[Just an aside, but the DCU afterlife and general theological issues that come from having characters like Wonder Woman who has ties to the Greek Pantheon and characters like the Spectre who is basically a Christian angel are incredibly fascinating. Many writers have depicted a very Dante inspired heaven and hell in the DCU, but when masses of aliens died during the crossover series Invasion, they set up their own heaven and hells on the fringes of the Christian heaven and hell. As well as the Greek Gods actually existing, there are also the New Gods to consider as well. And as this Lobo series will prove, Buddha, Kali and possibly Zeus and Odin are lurking about as well. I could literally write a thesis on religion in the DCU it's so magnificently complicated yet weirdly inclusive. Anyway, back to Lobo.]
|A duel with added MANLINESS|
Lobo: "Yer my kinda guy Loo. Almost makes me feel sorry fer the brutality and carnage that's about to go down. Almost"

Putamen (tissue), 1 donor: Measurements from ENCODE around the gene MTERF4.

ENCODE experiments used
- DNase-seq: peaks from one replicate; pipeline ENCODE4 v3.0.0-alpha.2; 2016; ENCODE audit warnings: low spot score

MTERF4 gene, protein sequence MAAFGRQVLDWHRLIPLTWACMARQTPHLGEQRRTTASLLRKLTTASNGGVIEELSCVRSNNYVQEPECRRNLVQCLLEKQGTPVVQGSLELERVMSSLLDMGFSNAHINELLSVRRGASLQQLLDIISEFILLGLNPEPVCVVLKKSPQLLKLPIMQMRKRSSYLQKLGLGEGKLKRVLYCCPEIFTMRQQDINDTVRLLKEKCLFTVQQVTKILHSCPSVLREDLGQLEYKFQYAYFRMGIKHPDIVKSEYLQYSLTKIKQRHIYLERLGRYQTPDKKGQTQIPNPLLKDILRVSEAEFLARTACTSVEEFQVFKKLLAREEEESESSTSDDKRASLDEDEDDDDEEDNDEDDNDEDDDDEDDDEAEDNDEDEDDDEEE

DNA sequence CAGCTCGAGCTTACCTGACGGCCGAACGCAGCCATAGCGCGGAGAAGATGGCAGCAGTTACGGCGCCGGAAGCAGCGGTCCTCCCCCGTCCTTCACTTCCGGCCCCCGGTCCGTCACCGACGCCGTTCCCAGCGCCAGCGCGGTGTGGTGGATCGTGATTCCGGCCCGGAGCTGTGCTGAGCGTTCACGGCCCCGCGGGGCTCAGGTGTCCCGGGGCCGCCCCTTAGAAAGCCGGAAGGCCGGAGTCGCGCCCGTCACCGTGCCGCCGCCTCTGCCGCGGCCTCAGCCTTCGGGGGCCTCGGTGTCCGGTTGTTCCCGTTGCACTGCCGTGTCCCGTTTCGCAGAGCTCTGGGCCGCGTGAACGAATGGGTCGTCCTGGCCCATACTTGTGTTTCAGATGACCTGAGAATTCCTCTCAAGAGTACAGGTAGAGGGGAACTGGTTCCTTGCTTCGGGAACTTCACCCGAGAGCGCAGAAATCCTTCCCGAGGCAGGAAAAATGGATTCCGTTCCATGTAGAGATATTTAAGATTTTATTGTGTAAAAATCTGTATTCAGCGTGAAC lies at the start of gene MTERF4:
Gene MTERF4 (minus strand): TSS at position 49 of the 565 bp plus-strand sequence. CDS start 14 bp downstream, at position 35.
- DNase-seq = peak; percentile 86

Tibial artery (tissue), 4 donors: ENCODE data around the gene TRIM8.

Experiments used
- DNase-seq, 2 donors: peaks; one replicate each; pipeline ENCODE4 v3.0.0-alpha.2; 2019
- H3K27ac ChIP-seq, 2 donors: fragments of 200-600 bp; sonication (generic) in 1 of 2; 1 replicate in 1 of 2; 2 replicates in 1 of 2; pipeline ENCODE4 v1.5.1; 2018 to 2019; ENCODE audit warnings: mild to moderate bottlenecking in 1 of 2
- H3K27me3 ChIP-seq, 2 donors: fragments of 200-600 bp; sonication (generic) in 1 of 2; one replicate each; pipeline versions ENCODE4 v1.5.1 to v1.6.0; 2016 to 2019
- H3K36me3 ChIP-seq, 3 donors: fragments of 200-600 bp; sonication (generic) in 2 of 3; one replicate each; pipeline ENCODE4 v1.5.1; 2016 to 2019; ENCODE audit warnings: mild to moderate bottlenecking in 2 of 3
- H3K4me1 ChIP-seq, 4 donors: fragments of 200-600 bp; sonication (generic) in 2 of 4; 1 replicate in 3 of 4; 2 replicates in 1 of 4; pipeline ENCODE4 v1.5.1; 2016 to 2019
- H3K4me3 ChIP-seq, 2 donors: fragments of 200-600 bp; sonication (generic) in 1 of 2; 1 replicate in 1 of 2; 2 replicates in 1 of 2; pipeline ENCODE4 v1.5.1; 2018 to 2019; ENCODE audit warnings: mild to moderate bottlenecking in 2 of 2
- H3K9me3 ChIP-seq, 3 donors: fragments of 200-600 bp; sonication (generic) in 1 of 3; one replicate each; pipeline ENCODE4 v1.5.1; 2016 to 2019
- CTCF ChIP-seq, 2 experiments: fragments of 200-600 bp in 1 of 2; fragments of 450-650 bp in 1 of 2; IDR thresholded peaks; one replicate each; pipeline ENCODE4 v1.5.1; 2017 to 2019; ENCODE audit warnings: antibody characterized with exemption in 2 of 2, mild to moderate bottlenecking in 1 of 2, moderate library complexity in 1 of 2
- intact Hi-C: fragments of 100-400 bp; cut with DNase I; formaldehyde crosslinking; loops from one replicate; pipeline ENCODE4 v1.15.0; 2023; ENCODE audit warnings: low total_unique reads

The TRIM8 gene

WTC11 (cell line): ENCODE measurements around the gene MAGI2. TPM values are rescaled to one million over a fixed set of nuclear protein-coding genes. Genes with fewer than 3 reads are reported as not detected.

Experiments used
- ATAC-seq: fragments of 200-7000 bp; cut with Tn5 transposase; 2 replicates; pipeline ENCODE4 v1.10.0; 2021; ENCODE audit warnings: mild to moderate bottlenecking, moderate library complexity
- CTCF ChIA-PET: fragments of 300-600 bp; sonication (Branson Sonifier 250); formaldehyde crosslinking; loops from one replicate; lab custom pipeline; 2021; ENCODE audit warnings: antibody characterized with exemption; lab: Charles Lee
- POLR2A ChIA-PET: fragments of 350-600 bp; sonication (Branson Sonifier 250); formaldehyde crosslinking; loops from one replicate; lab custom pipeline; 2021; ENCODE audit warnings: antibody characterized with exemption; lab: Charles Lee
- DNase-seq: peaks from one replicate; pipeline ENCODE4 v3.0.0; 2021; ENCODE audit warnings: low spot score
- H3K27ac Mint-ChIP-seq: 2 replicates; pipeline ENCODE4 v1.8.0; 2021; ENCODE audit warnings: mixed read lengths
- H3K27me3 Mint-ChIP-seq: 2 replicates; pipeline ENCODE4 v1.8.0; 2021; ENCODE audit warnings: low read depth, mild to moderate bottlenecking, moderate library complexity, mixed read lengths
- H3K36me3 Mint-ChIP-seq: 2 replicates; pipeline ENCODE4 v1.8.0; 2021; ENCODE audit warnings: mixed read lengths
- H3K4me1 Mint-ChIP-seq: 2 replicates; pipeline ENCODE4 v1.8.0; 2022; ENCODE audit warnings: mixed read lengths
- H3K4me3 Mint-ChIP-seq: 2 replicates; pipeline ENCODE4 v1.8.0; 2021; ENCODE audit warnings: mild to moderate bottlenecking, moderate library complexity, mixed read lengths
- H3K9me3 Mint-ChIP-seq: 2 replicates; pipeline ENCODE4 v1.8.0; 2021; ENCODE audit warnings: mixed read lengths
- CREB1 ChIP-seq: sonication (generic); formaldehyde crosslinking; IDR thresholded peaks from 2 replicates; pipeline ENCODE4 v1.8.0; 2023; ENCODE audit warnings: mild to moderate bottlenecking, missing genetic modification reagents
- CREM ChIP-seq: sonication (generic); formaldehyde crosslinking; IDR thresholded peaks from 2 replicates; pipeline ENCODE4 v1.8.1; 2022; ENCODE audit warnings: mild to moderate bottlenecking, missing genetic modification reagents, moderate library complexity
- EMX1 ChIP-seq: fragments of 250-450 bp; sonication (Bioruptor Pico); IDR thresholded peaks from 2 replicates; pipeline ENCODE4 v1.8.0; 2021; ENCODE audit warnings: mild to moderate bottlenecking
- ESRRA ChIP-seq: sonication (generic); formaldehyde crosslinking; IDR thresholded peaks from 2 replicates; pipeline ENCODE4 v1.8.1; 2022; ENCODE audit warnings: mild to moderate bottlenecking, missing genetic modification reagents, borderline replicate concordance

Loo: "Ya ain't taking me in alive Lobo!"
Lobo: "Whatever made yah think I intend to?"
They then exchange a terrific amount of gunfire. Then start knife fighting when the ammo runs out. Before Lobo can declare victory, Loo calls out for help from "Brother Feces" and Lobo is blown in half and killed by the dwarf that was hiding in Loo's bag.
|"Gaze into the Fist Of Dre..Lobo!"|
Lobo: "Am I gonna haveta wear those girlie robes?"
Duffiel: "I'm uh.. afraid so. Um, pardon me for asking but.. bit of a hit with the ladies were you?"
Lobo: "Ain't had no complaints bird-boy! Think that gag'll get by without being censored?"
Duffiel: "Hard to say. We've not had an editor up here yet."
Tee hee! Anyway, Lobo isn't too impressed with Heaven, and soon has grabbed a lute and is singing heavy metal and causing the assembled angels to start slam dancing. Lobo ends up back in the Afterlife Bureaucrat's office, saying this could all be sorted if they would just send him back to Dooley-7. The bureacrat refuses and sends Lobo off to hell with an emissary the Jack Kirby creation Etrigan the Demon. They end up having a punch-up and Lobo is returned to the bureaucrat with the threat that if they don't take him back, all of Hell will move in with Heaven to escape him.